• Whole group direct instruction, small group work, partner work, and individual study in a student-centered environment.
  • Weekly mini-lessons to teach strategic reading tools and to apply those strategies to the actual reading assignments.
  • Comprehension skills practice according to individual need.
  • Critical reading and thinking.
  • Purposeful practice connecting students’ literature to their own life experiences.
    • short story (mystery, fantasy, survival and adventure, and coming-of-age). o drama (Charles Dickens and Sir Arthur Conan Doyle).
    • novel study (unit requiring four to six weeks of study).
    • poetry (both formal and informal styles).
  • Student-generated literature journals for reflective and directed responses.
  • Nightly reading for thirty minutes.
  • Student reading log sheets to record independent reading.
  • Oral presentations, group projects, or partner-specific work to demonstrate understanding of reading skill instruction through application.
  • Direct instruction for active reading strategies (highlighting text, coding for understanding, etc.).
  • Social skill development to listen, reflect upon, evaluate, and understand others’ viewpoints (debate experience).

Reading assessment is multi-faceted to accommodate students’ different learning styles and multiple intelligences. It occurs formally and informally on a be-weekly basis, or sooner, as need dictates.  Reading/studying literature from these genres: o non-fiction (content area and research non-fiction).


Incorporated through writing circles.

  • Grammar, usage, and mechanics are dealt with in context
  • Grammar instruction is incorporated into daily writing circles work
  • Instruction and practice is provided for listening and speaking skills

Assessment occurs within the writing process and its products.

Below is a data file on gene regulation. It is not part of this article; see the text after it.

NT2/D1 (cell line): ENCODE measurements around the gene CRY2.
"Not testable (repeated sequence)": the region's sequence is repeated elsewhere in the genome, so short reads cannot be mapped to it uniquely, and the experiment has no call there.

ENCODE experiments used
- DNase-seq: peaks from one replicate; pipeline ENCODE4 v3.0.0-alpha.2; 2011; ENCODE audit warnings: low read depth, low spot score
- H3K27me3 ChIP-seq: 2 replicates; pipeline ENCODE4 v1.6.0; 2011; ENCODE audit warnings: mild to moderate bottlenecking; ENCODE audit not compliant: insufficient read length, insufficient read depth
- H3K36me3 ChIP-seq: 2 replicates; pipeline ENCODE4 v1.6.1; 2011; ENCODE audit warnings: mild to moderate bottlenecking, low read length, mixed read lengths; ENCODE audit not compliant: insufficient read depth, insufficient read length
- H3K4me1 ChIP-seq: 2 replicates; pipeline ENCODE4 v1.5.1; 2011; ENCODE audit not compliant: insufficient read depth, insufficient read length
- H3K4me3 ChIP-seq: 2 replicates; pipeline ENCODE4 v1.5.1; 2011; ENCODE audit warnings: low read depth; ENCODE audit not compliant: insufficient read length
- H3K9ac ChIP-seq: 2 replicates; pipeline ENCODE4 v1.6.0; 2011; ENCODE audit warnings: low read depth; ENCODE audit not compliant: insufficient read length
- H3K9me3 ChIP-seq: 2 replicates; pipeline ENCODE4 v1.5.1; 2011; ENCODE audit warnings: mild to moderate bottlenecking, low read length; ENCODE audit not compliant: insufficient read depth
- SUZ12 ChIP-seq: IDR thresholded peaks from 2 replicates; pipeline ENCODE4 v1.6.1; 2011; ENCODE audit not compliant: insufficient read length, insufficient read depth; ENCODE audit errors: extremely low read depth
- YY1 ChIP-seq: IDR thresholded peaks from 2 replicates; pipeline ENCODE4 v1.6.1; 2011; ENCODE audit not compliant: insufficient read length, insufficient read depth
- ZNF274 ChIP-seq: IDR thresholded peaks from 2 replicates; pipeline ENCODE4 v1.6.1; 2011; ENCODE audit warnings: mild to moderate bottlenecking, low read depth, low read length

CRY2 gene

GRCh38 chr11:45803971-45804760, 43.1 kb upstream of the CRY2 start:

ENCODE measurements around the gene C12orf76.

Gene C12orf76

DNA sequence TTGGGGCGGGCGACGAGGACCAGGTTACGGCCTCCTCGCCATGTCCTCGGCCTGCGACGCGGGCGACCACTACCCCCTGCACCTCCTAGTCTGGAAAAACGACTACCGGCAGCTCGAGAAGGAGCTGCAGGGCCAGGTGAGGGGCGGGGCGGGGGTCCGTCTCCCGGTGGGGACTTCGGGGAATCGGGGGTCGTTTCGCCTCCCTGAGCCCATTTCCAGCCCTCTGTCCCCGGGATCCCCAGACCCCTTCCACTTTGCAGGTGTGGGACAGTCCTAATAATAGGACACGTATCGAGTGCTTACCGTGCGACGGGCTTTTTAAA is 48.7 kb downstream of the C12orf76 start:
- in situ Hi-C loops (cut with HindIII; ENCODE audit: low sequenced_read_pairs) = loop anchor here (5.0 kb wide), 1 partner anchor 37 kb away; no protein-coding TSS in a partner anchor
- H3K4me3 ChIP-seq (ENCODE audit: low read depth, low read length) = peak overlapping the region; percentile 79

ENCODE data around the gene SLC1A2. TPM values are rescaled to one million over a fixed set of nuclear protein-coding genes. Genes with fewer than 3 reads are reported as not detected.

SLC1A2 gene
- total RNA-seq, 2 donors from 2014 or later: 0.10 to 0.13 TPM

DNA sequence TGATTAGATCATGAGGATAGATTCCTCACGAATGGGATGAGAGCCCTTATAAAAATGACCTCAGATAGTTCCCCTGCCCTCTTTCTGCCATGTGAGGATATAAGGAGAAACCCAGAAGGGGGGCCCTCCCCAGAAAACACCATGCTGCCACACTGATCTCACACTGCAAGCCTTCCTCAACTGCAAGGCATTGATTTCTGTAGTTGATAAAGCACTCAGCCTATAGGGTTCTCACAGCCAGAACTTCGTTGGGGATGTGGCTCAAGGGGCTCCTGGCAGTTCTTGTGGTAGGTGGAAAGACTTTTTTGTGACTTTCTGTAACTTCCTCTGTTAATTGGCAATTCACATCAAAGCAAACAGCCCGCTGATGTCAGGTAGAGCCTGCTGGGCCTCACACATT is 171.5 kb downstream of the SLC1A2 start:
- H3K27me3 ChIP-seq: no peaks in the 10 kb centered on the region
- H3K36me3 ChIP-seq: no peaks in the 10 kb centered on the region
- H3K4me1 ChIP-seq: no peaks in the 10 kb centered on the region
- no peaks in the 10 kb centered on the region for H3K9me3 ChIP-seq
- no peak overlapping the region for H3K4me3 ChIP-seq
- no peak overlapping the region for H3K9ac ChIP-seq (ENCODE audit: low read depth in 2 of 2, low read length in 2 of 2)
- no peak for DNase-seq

The LabLearner curriculum, based on state and national standards, is used. An integrated curriculum, with an emphasis on Life Science, is taught. Topics covered include:

  • Cellular Organization
  • Genes and Proteins
  • The Cell Cycle and Cancer
  • Adaptations
  • Acids and Bases
  • Atomic Structure
  • Chemical Reactions

Students participate in hands-on laboratory experimentation in a fully equipped lab.

A variety of assessment tools are used to accommodate learning differences.


Students are grouped homogeneously, allowing students to grow in mathematics at a pace conducive to their level and learning style. The following date is used to determine placement:

  • Standardized test results.
  • Diagnostic Star Math test results.
  • The student's work ethic and classroom performance.

7th grade Curriculum

The Number System:

  • Operations with integers
  • Operations with rational numbers

Ratios and Proportional Relationships

  • Ratios and proportionality
  • Proportions and Percent

Expression, Equations, and Inequalities

  • Geometric Figures
  • Circumference, Area, and Volume

Probability and Statistics

Accelerated Students will also study:

Real Numbers, Exponents, and Scientific Notation
Linear Relationships and Equations
Transformational Geometry 
Measurement Geometry

Social Studies

  • The content begins with early American history (discovery, settlement, growth, government) and ends with the onset of the Civil War.
  • Study includes historical, political, economic, and social aspects of that era.

Formal assessment is given on a weekly basis.